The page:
Here, the PA news agency looks at five talking points ahead of the year's
final major championship.
Will Bryson DeChambeau power his way to a first Masters title?
Little else has been on the minds of many observers since DeChambeau stormed to a six-shot victory in the US Open at Winged Foot in September, making a mockery of those who thought his focus on power over accuracy would be exposed by tight fairways and thick rough. None of those things exist at Augusta National and DeChambeau's unashamed list of which clubs he was hitting into each hole during practice featured more wedges than a Trivial Pursuit game and nothing above a six iron. Perhaps only the contoured putting surfaces and the ban on detailed green-reading books stand in the way of Tiger Woods slipping a rather large green jacket on DeChambeau's shoulders on Sunday.
Can Tiger Woods defy the odds once more?
In the words of three-time Masters champion Sir Nick Faldo, the chants of "Tiger, Tiger" around the 18th green and the sight of Woods embracing his children after ending his 11-year wait for a 15th major title last year will remain "the greatest scene in golf forever" and he could well be right. Woods was in good form last year and his victory did not come as a total surprise, but the 44-year-old's performances since he returned from the coronavirus shutdown have been mediocre at best and it is tough to see him overcome all his rivals this time around, especially without the fear factor and atmosphere provided by spectators.
Will Fuzzy Zoeller's feat finally be emulated?
Apart from the first two winners (Horton Smith in 1934 and Gene Sarazen – who did not play in the inaugural event – in 1935), Zoeller is the only player to have won the Masters on their tournament debut. However, with no spectators present this year and even veterans like Tiger Woods and Phil Mickelson having never experienced a Masters in November before, the chances of a rookie winner are perhaps higher than ever. The likes of US PGA winner Collin Morikawa and US Open runner-up Matthew Wolff are making their debuts in 2020 and it would be no great surprise to see them contending for the title.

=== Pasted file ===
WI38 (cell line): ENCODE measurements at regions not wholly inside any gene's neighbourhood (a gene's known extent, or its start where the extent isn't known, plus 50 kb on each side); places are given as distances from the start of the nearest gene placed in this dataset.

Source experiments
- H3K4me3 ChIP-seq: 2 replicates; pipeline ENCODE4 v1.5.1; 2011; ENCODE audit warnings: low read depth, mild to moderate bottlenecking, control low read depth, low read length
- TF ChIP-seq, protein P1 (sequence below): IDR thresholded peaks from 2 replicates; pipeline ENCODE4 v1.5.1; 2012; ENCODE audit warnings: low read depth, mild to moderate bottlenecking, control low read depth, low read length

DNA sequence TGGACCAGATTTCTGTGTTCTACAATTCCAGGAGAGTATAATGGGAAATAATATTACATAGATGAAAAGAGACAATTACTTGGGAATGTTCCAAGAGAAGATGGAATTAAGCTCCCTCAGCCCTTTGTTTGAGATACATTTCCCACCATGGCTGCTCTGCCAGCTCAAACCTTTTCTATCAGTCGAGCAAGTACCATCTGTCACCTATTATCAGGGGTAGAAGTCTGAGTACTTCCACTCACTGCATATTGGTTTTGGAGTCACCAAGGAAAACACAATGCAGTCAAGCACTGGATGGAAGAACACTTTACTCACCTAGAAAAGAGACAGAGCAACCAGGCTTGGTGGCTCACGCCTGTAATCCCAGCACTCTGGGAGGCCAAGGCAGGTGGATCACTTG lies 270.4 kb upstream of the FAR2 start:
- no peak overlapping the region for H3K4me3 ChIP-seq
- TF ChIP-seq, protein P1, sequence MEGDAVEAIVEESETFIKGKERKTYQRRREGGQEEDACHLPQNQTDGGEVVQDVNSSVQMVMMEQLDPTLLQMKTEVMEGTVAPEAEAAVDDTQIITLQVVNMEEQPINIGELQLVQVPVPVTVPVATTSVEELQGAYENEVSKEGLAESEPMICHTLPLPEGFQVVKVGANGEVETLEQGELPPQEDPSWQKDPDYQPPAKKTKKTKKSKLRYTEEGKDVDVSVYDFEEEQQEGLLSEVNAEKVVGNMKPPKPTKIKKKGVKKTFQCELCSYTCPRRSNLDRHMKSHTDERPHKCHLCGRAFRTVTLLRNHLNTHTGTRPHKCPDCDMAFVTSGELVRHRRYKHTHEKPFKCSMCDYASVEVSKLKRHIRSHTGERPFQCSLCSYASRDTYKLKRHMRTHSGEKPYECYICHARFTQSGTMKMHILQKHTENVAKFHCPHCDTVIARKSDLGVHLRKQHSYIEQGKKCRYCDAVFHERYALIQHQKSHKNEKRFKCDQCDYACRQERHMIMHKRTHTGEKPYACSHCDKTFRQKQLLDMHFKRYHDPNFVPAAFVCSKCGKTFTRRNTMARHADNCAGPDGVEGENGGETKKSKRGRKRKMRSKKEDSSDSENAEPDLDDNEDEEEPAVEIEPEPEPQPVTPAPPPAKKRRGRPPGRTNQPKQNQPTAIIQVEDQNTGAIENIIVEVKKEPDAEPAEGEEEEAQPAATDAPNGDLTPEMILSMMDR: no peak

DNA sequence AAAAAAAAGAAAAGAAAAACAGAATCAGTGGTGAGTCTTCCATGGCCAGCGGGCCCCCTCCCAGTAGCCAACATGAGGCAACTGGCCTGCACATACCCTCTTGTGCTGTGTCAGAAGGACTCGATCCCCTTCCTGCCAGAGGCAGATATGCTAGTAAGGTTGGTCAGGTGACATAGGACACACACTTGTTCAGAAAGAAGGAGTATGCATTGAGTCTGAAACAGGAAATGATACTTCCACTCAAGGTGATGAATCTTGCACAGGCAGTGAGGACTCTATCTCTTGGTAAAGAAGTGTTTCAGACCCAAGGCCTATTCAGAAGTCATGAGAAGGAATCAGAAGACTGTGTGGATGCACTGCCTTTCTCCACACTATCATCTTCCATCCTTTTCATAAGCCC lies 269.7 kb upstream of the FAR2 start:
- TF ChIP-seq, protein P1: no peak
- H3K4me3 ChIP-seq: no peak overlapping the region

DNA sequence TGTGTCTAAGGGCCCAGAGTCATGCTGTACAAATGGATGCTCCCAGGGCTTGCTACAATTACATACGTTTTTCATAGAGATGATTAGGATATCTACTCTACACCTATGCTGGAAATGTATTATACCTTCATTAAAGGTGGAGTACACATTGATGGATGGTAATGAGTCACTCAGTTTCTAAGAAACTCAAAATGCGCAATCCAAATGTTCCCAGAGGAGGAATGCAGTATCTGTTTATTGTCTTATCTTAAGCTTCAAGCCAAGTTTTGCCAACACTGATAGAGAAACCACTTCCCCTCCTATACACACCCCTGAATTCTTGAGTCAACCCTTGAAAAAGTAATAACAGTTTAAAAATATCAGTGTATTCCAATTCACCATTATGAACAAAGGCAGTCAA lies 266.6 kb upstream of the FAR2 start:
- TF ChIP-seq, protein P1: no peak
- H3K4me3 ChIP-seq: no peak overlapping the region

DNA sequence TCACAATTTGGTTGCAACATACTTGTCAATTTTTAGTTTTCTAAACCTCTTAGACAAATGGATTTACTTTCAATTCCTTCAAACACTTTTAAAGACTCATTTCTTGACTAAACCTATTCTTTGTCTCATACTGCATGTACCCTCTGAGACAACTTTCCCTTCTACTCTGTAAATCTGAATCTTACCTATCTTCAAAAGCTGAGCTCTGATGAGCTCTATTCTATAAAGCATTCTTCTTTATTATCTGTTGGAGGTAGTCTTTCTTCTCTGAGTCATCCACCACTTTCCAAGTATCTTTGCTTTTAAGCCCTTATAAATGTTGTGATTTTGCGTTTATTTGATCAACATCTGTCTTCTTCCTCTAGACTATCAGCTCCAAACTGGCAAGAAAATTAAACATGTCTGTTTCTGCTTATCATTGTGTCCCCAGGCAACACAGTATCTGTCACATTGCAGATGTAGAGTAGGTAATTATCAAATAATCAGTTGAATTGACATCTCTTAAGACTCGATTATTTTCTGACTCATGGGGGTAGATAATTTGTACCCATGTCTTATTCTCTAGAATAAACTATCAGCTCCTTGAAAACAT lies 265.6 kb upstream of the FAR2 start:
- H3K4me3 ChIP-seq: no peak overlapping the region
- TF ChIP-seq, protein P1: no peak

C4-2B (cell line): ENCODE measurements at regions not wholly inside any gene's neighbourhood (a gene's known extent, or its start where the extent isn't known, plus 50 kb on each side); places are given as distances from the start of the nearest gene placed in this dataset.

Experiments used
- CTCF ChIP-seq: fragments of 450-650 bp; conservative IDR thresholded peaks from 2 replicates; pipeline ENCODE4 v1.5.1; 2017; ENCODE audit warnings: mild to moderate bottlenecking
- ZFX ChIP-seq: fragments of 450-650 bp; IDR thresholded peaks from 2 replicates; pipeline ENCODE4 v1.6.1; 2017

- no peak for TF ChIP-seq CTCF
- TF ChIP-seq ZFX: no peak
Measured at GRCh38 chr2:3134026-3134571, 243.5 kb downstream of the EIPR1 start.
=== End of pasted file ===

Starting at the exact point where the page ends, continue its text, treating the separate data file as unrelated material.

Is it Rory's turn?
Ever since he won the Open Championship in 2014, McIlroy has arrived at Augusta National knowing he needs a victory to become just the sixth player to complete the career grand slam. That knowledge has undoubtedly played a part in McIlroy's failure to win a green jacket to date, despite a number of top-10 finishes and a place in the final pairing alongside eventual winner Patrick Reed in 2018. McIlroy happily acknowledged that the focus on DeChambeau has allowed him to come in somewhat under the radar and, with baby daughter Poppy to occupy his mind and his time off the course, 2020 could be his year.
Will the course play any differently than in April?
With an almost unlimited budget and seven months to prepare, anyone expecting Augusta National not to be in pristine condition has not been paying attention. However, McIlroy did say that chipping could be more difficult because all of the Bermuda grass has not died off yet and there is rain in the forecast for Thursday and Sunday which will make a long course play every inch of its 7,475 yards. One thing for certain is that the greens will be perfect and as fast as the Masters committee wants them to be thanks to the SubAir system underneath all 18 putting surfaces.